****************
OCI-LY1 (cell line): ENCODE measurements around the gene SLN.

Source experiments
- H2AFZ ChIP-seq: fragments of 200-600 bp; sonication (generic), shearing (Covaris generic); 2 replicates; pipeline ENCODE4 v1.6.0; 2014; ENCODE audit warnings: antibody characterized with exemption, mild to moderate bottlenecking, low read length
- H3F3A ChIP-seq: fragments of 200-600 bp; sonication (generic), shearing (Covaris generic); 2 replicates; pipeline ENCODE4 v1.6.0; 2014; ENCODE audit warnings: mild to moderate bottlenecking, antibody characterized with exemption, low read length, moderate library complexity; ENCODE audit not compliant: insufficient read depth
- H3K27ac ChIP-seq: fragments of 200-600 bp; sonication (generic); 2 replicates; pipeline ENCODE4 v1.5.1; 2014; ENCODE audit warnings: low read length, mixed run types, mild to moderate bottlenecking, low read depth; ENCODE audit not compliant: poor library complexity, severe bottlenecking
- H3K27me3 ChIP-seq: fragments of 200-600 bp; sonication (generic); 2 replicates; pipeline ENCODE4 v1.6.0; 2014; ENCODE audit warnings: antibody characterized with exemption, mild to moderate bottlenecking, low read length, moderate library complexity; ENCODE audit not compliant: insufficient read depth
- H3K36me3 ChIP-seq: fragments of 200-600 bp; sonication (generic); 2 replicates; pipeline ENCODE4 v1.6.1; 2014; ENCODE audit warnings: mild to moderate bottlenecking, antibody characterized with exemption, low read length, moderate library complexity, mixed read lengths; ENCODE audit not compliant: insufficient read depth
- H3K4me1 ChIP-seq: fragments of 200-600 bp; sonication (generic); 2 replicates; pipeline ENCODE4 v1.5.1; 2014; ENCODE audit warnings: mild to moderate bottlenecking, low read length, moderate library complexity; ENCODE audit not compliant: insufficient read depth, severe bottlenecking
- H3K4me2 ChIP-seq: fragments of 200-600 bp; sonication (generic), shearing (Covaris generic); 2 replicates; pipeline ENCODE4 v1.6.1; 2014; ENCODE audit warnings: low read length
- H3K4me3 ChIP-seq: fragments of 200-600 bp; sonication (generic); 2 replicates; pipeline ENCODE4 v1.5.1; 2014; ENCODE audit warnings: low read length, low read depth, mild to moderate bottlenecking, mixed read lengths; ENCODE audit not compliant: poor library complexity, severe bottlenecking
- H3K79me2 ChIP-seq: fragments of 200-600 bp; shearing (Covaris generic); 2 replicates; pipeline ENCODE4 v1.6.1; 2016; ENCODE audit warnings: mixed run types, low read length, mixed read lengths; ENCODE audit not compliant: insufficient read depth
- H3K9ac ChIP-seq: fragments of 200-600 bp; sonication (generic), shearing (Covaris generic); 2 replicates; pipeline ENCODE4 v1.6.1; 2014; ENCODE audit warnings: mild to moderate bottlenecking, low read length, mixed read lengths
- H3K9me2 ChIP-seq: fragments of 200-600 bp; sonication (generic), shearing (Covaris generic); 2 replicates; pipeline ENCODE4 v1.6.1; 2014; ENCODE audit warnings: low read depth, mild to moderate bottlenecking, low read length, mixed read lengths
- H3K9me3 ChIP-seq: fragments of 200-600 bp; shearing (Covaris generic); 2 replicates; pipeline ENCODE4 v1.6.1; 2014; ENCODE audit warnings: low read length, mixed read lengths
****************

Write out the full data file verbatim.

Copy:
OCI-LY1 (cell line): ENCODE measurements around the gene SLN.

Source experiments
- H2AFZ ChIP-seq: fragments of 200-600 bp; sonication (generic), shearing (Covaris generic); 2 replicates; pipeline ENCODE4 v1.6.0; 2014; ENCODE audit warnings: antibody characterized with exemption, mild to moderate bottlenecking, low read length
- H3F3A ChIP-seq: fragments of 200-600 bp; sonication (generic), shearing (Covaris generic); 2 replicates; pipeline ENCODE4 v1.6.0; 2014; ENCODE audit warnings: mild to moderate bottlenecking, antibody characterized with exemption, low read length, moderate library complexity; ENCODE audit not compliant: insufficient read depth
- H3K27ac ChIP-seq: fragments of 200-600 bp; sonication (generic); 2 replicates; pipeline ENCODE4 v1.5.1; 2014; ENCODE audit warnings: low read length, mixed run types, mild to moderate bottlenecking, low read depth; ENCODE audit not compliant: poor library complexity, severe bottlenecking
- H3K27me3 ChIP-seq: fragments of 200-600 bp; sonication (generic); 2 replicates; pipeline ENCODE4 v1.6.0; 2014; ENCODE audit warnings: antibody characterized with exemption, mild to moderate bottlenecking, low read length, moderate library complexity; ENCODE audit not compliant: insufficient read depth
- H3K36me3 ChIP-seq: fragments of 200-600 bp; sonication (generic); 2 replicates; pipeline ENCODE4 v1.6.1; 2014; ENCODE audit warnings: mild to moderate bottlenecking, antibody characterized with exemption, low read length, moderate library complexity, mixed read lengths; ENCODE audit not compliant: insufficient read depth
- H3K4me1 ChIP-seq: fragments of 200-600 bp; sonication (generic); 2 replicates; pipeline ENCODE4 v1.5.1; 2014; ENCODE audit warnings: mild to moderate bottlenecking, low read length, moderate library complexity; ENCODE audit not compliant: insufficient read depth, severe bottlenecking
- H3K4me2 ChIP-seq: fragments of 200-600 bp; sonication (generic), shearing (Covaris generic); 2 replicates; pipeline ENCODE4 v1.6.1; 2014; ENCODE audit warnings: low read length
- H3K4me3 ChIP-seq: fragments of 200-600 bp; sonication (generic); 2 replicates; pipeline ENCODE4 v1.5.1; 2014; ENCODE audit warnings: low read length, low read depth, mild to moderate bottlenecking, mixed read lengths; ENCODE audit not compliant: poor library complexity, severe bottlenecking
- H3K79me2 ChIP-seq: fragments of 200-600 bp; shearing (Covaris generic); 2 replicates; pipeline ENCODE4 v1.6.1; 2016; ENCODE audit warnings: mixed run types, low read length, mixed read lengths; ENCODE audit not compliant: insufficient read depth
- H3K9ac ChIP-seq: fragments of 200-600 bp; sonication (generic), shearing (Covaris generic); 2 replicates; pipeline ENCODE4 v1.6.1; 2014; ENCODE audit warnings: mild to moderate bottlenecking, low read length, mixed read lengths
- H3K9me2 ChIP-seq: fragments of 200-600 bp; sonication (generic), shearing (Covaris generic); 2 replicates; pipeline ENCODE4 v1.6.1; 2014; ENCODE audit warnings: low read depth, mild to moderate bottlenecking, low read length, mixed read lengths
- H3K9me3 ChIP-seq: fragments of 200-600 bp; shearing (Covaris generic); 2 replicates; pipeline ENCODE4 v1.6.1; 2014; ENCODE audit warnings: low read length, mixed read lengths